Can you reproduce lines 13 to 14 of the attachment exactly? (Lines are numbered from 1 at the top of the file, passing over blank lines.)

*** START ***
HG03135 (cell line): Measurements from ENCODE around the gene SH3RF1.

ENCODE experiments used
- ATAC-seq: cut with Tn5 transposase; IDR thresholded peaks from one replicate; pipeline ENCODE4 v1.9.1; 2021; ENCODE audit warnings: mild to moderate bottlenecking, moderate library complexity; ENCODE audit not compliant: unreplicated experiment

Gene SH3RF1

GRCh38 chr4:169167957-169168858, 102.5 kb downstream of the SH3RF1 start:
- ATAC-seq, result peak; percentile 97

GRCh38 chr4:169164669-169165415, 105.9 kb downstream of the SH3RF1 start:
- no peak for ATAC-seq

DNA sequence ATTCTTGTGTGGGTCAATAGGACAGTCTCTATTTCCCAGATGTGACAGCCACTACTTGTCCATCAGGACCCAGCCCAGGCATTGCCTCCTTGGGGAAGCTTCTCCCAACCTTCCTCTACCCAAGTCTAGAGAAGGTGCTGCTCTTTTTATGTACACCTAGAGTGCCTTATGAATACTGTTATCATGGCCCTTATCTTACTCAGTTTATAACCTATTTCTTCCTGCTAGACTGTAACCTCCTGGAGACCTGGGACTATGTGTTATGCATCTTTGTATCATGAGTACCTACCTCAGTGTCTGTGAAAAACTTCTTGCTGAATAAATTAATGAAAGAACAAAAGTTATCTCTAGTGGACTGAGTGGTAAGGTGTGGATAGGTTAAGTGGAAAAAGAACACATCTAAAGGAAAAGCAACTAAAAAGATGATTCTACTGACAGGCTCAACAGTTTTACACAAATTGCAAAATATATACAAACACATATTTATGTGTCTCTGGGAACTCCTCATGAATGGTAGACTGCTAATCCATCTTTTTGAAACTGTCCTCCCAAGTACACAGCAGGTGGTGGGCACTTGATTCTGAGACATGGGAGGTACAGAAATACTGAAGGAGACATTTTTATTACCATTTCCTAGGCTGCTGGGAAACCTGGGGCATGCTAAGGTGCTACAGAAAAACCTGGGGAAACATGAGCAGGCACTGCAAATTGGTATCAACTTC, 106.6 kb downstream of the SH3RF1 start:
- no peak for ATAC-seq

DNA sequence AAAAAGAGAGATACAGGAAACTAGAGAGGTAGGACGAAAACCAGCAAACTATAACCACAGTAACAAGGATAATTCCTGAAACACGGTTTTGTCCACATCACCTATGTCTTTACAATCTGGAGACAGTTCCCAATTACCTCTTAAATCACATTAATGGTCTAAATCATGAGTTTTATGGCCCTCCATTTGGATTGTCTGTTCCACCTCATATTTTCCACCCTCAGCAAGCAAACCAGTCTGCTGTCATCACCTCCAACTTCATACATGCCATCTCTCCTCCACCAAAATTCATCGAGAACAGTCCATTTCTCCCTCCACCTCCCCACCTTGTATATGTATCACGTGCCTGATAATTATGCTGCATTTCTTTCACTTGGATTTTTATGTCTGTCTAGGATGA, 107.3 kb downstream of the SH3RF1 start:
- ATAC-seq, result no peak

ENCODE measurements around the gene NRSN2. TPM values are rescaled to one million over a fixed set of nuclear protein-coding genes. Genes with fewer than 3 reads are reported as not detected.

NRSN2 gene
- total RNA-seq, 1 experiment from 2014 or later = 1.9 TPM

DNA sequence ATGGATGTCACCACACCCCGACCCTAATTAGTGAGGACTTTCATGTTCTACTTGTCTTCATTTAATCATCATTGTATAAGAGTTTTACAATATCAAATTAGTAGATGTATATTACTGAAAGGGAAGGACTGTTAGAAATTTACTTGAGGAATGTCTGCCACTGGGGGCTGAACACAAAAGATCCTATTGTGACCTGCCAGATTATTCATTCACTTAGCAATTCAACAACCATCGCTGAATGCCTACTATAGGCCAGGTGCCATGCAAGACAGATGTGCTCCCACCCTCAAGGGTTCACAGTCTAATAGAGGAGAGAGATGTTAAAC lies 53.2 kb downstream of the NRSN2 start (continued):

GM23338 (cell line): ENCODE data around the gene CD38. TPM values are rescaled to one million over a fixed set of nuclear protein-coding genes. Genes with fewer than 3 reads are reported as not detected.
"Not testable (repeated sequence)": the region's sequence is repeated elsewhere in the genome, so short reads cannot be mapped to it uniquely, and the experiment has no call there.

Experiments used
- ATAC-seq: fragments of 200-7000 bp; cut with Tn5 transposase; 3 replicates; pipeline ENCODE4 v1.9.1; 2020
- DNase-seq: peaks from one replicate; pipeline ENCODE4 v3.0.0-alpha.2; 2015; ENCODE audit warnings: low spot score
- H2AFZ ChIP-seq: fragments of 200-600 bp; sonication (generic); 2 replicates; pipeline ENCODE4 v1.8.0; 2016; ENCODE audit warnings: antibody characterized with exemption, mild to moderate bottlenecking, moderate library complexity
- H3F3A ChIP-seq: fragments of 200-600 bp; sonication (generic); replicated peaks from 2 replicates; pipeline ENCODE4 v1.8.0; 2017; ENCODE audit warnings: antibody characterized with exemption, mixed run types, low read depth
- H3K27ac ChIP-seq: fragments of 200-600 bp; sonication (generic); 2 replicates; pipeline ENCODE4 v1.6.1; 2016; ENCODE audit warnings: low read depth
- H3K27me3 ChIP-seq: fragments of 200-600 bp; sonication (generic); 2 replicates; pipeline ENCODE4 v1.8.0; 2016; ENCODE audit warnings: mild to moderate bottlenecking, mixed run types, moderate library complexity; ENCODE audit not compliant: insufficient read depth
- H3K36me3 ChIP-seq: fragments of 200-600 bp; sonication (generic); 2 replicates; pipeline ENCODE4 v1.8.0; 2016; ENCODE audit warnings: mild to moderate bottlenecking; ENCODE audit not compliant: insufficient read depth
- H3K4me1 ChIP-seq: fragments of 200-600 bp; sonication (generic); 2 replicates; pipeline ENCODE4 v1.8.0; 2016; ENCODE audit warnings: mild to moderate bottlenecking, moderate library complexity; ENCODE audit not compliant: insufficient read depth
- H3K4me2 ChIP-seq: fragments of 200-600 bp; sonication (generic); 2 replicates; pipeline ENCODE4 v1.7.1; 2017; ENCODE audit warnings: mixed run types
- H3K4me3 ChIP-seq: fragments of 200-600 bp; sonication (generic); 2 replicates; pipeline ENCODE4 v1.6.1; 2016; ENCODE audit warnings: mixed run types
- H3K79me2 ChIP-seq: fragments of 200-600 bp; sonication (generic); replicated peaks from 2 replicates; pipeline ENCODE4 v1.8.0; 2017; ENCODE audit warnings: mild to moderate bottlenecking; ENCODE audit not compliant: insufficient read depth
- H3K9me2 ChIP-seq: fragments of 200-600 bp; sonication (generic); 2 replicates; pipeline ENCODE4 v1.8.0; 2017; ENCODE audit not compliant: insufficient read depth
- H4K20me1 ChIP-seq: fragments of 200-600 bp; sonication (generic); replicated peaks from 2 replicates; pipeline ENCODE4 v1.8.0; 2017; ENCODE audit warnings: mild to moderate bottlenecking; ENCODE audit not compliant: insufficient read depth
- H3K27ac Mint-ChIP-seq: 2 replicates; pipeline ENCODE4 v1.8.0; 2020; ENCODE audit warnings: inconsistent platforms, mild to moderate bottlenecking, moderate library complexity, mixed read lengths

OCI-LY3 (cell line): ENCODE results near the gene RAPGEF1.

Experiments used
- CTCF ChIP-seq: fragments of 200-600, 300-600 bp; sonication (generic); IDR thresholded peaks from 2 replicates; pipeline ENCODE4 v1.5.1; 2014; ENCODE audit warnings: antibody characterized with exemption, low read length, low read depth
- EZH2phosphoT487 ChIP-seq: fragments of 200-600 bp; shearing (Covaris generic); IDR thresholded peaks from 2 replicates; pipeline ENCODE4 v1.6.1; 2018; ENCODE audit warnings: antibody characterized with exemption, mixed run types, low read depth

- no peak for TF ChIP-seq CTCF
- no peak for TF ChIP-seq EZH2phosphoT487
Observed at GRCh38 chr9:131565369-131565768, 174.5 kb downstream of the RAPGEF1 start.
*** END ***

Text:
ENCODE measurements around the gene NRSN2. TPM values are rescaled to one million over a fixed set of nuclear protein-coding genes. Genes with fewer than 3 reads are reported as not detected.

NRSN2 gene